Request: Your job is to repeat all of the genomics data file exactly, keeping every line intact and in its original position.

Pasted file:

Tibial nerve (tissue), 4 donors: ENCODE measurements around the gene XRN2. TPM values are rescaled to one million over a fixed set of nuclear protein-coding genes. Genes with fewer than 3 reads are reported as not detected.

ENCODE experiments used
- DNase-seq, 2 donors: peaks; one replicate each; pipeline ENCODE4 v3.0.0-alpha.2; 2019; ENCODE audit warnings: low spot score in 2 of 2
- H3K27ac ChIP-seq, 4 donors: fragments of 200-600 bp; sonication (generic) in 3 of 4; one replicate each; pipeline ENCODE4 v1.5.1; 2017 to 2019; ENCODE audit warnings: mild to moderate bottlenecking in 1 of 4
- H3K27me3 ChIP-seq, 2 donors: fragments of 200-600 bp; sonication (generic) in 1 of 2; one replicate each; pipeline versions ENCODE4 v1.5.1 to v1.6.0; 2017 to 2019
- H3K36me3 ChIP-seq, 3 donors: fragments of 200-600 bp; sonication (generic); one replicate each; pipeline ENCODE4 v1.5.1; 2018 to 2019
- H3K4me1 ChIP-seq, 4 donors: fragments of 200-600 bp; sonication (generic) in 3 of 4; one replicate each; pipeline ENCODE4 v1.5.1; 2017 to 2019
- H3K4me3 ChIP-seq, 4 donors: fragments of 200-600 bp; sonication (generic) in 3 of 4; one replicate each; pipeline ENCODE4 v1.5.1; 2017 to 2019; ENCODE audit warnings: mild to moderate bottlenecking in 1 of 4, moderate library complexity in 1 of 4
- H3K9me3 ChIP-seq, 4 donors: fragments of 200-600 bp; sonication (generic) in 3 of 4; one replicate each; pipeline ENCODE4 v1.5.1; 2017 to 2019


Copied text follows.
Tibial nerve (tissue), 4 donors: ENCODE measurements around the gene XRN2. TPM values are rescaled to one million over a fixed set of nuclear protein-coding genes. Genes with fewer than 3 reads are reported as not detected.

ENCODE experiments used
- DNase-seq, 2 donors: peaks; one replicate each; pipeline ENCODE4 v3.0.0-alpha.2; 2019; ENCODE audit warnings: low spot score in 2 of 2
- H3K27ac ChIP-seq, 4 donors: fragments of 200-600 bp; sonication (generic) in 3 of 4; one replicate each; pipeline ENCODE4 v1.5.1; 2017 to 2019; ENCODE audit warnings: mild to moderate bottlenecking in 1 of 4
- H3K27me3 ChIP-seq, 2 donors: fragments of 200-600 bp; sonication (generic) in 1 of 2; one replicate each; pipeline versions ENCODE4 v1.5.1 to v1.6.0; 2017 to 2019
- H3K36me3 ChIP-seq, 3 donors: fragments of 200-600 bp; sonication (generic); one replicate each; pipeline ENCODE4 v1.5.1; 2018 to 2019
- H3K4me1 ChIP-seq, 4 donors: fragments of 200-600 bp; sonication (generic) in 3 of 4; one replicate each; pipeline ENCODE4 v1.5.1; 2017 to 2019
- H3K4me3 ChIP-seq, 4 donors: fragments of 200-600 bp; sonication (generic) in 3 of 4; one replicate each; pipeline ENCODE4 v1.5.1; 2017 to 2019; ENCODE audit warnings: mild to moderate bottlenecking in 1 of 4, moderate library complexity in 1 of 4
- H3K9me3 ChIP-seq, 4 donors: fragments of 200-600 bp; sonication (generic) in 3 of 4; one replicate each; pipeline ENCODE4 v1.5.1; 2017 to 2019